Patti Smith On Off-Off-Broadway

Patti Smith On Off-Off-Broadway

When Patti Smith was performing in Femme Fatale at La MaMa during the summer of 1970, she got to see the Velvet Underground for the first time in the upstairs room at Max Kansas City’s, which held about a hundred people. That same evening, Ridiculous director Tony Ingrassia asked Smith to read for his play Island. It was about a family that met at Fire Island for summer vacation, and Smith played another amphetamine-crazed character who rambled incoherently about the Rolling Stones’ Brian Jones. “It’s probably Tony Ingrassia’s best work,” Off-Off-Broadway actor Tony Zanetta said. “It was this big ensemble cast, where Patti was a speed freak niece who shot up onstage, threw up onstage.” Smith didn’t actually vomit—that effect was achieved by a mouthful of cornmeal and crushed peas—nor did she really shoot up onstage. Ingrassia had assumed that she was a genuine speed freak because of her disheveled hair, pale skin, and skinny frame, but Smith nearly fainted when he casually asked her to use a needle to shoot water into her veins and pull a little blood (they ended up putting hot wax on her arm to make it look real). Smith said that her experiences doing Island finally solidified the notion in her head that she could be a performer. However, she hated memorizing lines and didn’t like how scripted action constrained her—something that wasn’t true of performing poetry and music, her next destinations. “Even though she became known for her music,” Zanetta said, “Patti was kind of a natural actress. She was obviously at the beginning of something, because she had a little following already.” Theatre Genesis playwright and director Anthony Barsha ran an acting workshop that Smith was a part of, in which they worked with sounds and movements, and did other theater games. “She got more into more physical stuff like that as a result of the workshop,” Barsha recalled. “Later, Patti said she had learned a lot from that, and it helped her become more of a rock performer onstage.”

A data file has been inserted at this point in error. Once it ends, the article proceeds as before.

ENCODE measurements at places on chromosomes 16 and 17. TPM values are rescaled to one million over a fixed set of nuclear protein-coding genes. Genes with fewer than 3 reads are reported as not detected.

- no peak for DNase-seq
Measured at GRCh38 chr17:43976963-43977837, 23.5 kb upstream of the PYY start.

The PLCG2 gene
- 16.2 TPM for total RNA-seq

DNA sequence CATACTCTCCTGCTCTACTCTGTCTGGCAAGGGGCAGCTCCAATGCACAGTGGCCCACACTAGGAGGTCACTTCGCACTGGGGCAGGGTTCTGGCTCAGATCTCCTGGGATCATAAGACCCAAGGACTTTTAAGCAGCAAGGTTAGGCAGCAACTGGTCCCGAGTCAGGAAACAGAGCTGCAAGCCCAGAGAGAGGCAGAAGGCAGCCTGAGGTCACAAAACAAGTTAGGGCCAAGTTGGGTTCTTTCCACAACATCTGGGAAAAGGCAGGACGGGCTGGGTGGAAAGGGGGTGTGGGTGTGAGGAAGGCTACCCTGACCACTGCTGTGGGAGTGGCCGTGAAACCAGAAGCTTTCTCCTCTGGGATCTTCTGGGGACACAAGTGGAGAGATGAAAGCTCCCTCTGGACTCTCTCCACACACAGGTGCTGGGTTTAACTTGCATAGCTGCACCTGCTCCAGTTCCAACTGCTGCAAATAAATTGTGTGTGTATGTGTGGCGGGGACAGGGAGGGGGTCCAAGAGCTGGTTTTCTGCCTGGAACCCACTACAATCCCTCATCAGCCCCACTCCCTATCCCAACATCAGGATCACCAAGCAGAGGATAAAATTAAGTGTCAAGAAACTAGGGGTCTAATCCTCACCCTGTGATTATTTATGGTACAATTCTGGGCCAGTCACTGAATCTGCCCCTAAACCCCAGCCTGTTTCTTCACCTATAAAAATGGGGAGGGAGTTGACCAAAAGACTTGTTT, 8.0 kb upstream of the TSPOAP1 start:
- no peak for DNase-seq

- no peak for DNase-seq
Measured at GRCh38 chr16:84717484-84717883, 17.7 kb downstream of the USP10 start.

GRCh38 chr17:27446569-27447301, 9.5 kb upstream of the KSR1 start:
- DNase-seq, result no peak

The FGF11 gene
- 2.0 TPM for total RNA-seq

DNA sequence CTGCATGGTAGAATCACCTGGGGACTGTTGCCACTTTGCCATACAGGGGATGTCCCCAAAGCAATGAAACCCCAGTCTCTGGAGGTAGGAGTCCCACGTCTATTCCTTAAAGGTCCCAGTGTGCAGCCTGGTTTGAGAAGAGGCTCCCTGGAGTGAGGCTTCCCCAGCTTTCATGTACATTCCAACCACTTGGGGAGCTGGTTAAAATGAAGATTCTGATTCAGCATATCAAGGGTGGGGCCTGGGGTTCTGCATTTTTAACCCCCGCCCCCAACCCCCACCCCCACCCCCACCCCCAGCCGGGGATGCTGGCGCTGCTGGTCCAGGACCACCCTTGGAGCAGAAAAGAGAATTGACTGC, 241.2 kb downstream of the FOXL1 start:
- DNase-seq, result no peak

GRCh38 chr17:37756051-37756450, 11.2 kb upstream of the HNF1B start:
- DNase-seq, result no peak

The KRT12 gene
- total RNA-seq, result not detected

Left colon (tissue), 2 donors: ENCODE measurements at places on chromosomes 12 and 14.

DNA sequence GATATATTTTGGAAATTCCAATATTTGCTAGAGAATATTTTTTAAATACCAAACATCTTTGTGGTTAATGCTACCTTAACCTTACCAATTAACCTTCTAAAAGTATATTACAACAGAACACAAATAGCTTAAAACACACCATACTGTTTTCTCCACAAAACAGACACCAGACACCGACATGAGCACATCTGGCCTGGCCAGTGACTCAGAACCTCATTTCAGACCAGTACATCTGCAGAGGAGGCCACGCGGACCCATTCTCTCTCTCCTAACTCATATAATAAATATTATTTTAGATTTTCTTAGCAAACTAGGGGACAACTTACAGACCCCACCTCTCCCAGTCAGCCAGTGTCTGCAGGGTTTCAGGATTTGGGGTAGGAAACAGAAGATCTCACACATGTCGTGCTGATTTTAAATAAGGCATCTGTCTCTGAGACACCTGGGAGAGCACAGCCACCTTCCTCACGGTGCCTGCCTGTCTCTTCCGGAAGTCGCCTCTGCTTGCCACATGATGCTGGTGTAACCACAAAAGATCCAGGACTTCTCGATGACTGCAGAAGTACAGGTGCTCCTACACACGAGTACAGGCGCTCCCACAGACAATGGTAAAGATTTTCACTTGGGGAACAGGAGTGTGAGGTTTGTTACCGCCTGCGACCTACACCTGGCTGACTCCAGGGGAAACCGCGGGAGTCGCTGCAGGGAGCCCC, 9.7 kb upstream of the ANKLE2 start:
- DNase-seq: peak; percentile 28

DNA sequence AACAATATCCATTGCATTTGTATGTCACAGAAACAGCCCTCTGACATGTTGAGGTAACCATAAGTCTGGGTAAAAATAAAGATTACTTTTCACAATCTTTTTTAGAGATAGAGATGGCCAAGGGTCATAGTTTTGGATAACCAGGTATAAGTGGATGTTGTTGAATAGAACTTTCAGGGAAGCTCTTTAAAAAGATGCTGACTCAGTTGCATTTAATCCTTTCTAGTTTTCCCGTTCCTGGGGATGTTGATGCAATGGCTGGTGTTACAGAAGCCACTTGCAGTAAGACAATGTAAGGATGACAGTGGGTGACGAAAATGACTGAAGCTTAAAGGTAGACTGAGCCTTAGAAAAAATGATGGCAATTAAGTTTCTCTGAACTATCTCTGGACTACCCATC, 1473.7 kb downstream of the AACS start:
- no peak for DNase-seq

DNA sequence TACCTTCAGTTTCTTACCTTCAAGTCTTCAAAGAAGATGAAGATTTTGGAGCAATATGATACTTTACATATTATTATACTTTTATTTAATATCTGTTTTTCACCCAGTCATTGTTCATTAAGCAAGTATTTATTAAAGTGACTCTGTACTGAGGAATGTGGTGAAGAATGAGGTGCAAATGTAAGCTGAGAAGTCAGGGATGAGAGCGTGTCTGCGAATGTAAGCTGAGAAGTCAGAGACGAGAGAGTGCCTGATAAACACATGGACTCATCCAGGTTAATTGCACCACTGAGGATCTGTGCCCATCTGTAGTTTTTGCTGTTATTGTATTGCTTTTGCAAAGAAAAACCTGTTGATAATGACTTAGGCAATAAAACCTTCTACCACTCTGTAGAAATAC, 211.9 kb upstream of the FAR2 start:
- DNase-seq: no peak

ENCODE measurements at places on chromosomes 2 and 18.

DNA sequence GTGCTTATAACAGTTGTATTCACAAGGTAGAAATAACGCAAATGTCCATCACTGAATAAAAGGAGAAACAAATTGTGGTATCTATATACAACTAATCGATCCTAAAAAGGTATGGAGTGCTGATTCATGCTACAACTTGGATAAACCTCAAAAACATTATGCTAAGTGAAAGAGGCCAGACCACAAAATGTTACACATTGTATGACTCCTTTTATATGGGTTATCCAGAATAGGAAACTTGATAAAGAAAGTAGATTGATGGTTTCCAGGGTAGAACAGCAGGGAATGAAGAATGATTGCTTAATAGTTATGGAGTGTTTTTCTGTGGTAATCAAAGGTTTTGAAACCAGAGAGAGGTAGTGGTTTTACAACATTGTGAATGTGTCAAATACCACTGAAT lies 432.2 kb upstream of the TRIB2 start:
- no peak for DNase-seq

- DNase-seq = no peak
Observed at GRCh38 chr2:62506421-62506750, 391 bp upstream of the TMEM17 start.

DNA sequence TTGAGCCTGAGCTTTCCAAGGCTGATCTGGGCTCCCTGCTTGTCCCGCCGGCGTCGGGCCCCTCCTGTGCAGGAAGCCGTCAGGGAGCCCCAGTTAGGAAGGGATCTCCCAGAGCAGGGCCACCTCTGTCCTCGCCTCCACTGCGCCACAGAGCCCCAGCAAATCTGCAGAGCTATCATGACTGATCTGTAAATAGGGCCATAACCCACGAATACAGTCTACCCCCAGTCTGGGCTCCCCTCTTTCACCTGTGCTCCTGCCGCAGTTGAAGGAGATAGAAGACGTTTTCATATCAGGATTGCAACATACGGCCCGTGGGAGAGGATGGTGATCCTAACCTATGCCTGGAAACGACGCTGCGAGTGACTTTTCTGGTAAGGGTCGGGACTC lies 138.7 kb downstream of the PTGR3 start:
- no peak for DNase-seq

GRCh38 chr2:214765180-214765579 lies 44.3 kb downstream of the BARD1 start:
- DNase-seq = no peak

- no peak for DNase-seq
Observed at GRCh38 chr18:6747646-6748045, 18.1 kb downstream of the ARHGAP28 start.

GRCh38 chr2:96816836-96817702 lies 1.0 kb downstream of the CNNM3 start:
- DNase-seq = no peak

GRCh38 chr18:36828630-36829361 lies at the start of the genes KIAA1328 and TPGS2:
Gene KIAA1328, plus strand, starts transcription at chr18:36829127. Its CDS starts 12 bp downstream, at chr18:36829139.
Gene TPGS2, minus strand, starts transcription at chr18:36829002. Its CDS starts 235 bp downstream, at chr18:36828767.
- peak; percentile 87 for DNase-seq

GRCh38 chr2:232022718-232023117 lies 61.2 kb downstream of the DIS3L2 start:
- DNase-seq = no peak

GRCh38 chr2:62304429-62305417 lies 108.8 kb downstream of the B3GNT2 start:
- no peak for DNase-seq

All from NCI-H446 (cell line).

From Chapter 21 of The Downtown Pop Underground — order online, or from a local independent bookstore


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